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The More Divergent, the Better? Lessons on Trilemma Policies and Crises for Asia

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  • Joshua Aizenman

    () (Economics and School of International Relations, University of Southern California)

  • Hiro Ito

    () (Department of Economics, Portland State University)

Abstract

This paper investigates the potential impacts of the degree of divergence in open macroeconomic policies in the context of the trilemma hypothesis. Using an index that measures the extent of policy divergence among the three trilemma policy choices—monetary independence, exchange rate stability, and financial openness—we find that emerging market economies have adopted trilemma policy combinations with the smallest degree of policy divergence in the last 15 years. We then investigate whether and to what extent the degree of open macro policy convergence affects the probability of a crisis and find that a developing or emerging market economy with a higher degree of policy divergence is more likely to experience a currency or debt crisis. We also compare the development of trilemma policies around the crisis period for the groups of Latin American crisis countries in the 1980s and the Asian crisis countries in the 1990s. We find that Latin American crisis countries tended to close their capital accounts in the aftermath of a crisis, while that is not the case for the Asian crisis countries. The Asian crisis countries tended to reduce the degree of policy divergence in the aftermath of the crisis, which possibly meant they decided to adopt open macro policies that made their economies less prone to a crisis. © 2013 Asian Development Bank and Asian Development Bank Institute.

Suggested Citation

  • Joshua Aizenman & Hiro Ito, 2014. "The More Divergent, the Better? Lessons on Trilemma Policies and Crises for Asia," Asian Development Review, MIT Press, vol. 31(2), pages 21-54, September.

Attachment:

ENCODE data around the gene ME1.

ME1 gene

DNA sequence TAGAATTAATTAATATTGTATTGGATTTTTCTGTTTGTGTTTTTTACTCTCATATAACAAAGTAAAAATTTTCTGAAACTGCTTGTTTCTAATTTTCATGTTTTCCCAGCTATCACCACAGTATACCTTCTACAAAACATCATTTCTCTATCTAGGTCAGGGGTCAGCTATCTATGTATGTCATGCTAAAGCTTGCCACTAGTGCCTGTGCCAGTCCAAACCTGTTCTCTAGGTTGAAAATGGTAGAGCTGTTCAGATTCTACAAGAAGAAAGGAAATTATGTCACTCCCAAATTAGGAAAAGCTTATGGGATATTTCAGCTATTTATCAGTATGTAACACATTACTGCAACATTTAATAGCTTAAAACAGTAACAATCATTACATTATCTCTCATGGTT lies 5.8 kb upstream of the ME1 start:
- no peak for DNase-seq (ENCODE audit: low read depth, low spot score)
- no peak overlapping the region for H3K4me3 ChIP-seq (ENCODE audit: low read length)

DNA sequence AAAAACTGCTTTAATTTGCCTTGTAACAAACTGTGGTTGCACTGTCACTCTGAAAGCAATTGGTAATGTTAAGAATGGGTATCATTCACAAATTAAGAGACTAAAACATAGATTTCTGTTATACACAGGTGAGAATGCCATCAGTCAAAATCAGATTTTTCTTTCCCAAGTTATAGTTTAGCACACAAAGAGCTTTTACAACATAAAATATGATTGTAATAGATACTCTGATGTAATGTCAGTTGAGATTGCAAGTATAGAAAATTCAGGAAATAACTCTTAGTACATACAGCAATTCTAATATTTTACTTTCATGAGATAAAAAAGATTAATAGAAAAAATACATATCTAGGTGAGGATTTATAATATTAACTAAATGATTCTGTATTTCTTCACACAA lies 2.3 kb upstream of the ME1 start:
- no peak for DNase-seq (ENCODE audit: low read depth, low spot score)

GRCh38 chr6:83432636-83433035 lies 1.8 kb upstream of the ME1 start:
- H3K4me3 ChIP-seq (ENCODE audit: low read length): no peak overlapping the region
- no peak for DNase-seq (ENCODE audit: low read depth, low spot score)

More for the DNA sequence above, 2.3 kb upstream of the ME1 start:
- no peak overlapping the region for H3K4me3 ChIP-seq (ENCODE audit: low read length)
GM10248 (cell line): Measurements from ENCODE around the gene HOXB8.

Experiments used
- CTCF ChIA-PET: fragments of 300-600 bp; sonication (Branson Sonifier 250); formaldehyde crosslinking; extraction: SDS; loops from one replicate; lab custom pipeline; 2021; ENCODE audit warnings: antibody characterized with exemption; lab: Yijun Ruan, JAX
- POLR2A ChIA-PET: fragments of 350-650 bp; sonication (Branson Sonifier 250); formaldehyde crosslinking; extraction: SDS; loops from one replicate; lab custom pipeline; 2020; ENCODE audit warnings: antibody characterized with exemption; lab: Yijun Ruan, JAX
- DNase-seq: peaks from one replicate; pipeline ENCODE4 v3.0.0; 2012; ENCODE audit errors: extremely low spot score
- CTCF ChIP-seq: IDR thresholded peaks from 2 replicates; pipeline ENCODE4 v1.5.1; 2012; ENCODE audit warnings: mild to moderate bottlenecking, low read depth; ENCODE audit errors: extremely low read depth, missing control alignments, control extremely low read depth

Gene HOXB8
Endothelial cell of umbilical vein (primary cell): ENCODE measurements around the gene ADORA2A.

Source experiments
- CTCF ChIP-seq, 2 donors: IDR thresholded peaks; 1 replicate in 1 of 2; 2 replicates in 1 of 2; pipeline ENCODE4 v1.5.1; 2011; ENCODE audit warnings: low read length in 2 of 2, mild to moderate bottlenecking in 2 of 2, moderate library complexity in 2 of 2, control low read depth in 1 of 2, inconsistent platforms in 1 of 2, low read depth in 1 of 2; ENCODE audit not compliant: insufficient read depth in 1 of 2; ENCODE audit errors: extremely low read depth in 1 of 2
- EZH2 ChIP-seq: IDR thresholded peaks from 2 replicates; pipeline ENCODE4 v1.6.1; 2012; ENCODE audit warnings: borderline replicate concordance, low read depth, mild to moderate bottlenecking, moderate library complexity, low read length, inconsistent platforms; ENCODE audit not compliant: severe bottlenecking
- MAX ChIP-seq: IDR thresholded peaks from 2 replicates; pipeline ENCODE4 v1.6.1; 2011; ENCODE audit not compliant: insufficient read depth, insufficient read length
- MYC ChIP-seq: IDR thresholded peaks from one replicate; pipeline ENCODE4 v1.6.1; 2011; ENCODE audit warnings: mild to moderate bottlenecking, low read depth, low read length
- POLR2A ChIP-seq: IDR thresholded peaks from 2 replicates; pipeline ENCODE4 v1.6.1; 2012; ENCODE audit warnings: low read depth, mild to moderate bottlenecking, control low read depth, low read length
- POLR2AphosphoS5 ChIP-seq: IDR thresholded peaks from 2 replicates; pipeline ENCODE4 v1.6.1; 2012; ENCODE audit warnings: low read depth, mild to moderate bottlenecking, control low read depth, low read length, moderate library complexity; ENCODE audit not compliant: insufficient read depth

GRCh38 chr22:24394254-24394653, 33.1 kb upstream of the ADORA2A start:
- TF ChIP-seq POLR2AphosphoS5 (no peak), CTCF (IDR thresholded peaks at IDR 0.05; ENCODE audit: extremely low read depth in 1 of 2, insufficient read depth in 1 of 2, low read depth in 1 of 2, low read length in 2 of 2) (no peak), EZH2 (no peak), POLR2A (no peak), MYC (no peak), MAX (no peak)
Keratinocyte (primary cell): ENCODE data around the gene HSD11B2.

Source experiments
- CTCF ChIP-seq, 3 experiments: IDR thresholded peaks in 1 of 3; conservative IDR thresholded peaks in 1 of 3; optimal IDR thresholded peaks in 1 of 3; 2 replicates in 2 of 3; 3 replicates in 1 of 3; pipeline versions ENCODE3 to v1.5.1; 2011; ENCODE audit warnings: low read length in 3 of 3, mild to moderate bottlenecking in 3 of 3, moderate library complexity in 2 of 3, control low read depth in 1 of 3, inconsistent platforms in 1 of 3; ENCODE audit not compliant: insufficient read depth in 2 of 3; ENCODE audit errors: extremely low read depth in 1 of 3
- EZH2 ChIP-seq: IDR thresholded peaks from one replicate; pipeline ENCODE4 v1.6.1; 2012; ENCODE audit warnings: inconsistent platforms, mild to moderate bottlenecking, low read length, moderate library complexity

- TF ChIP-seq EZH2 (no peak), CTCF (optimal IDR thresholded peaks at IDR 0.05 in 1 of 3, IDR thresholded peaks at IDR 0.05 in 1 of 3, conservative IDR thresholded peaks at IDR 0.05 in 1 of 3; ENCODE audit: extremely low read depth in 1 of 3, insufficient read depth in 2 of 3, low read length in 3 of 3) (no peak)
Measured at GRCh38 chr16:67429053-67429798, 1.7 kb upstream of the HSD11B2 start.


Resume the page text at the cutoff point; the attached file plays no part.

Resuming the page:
• Handle: RePEc:tpr:adbadr:v:31:y:2014:i:2:p:21-54
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    References listed on IDEAS

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    Cited by:

    1. Takatoshi Ito, 2016. "A New Financial Order in Asia: Will a RMB bloc emerge?," NBER Working Papers 22755, National Bureau of Economic Research, Inc.
    2. repec:eee:jimfin:v:74:y:2017:i:c:p:232-257 is not listed on IDEAS
    3. Hossain, Akhand Akhtar, 2016. "Inflationary shocks and real output growth in nine Muslim-majority countries: Implications for Islamic banking and finance," Journal of Asian Economics, Elsevier, vol. 45(C), pages 56-73.

    More about this item

    Keywords

    divergence; macroeconomic politics; trilemma hypothesis; crisis; Latin America 1980s; Asia 1990s;

    JEL classification:

    • E60 - Macroeconomics and Monetary Economics - - Macroeconomic Policy, Macroeconomic Aspects of Public Finance, and General Outlook - - - General
    • E65 - Macroeconomics and Monetary Economics - - Macroeconomic Policy, Macroeconomic Aspects of Public Finance, and General Outlook - - - Studies of Particular Policy Episodes
    • E66 - Macroeconomics and Monetary Economics - - Macroeconomic Policy, Macroeconomic Aspects of Public Finance, and General Outlook - - - General Outlook and Conditions
    • E00 - Macroeconomics and Monetary Economics - - General - - - General
    • G01 - Financial Economics - - General - - - Financial Crises
    • N15 - Economic History - - Macroeconomics and Monetary Economics; Industrial Structure; Growth; Fluctuations - - - Asia including Middle East
    • N16 - Economic History - - Macroeconomics and Monetary Economics; Industrial Structure; Growth; Fluctuations - - - Latin America; Caribbean
    • P00 - Economic Systems - - General - - - General
    • P52 - Economic Systems - - Comparative Economic Systems - - - Comparative Studies of Particular Economies

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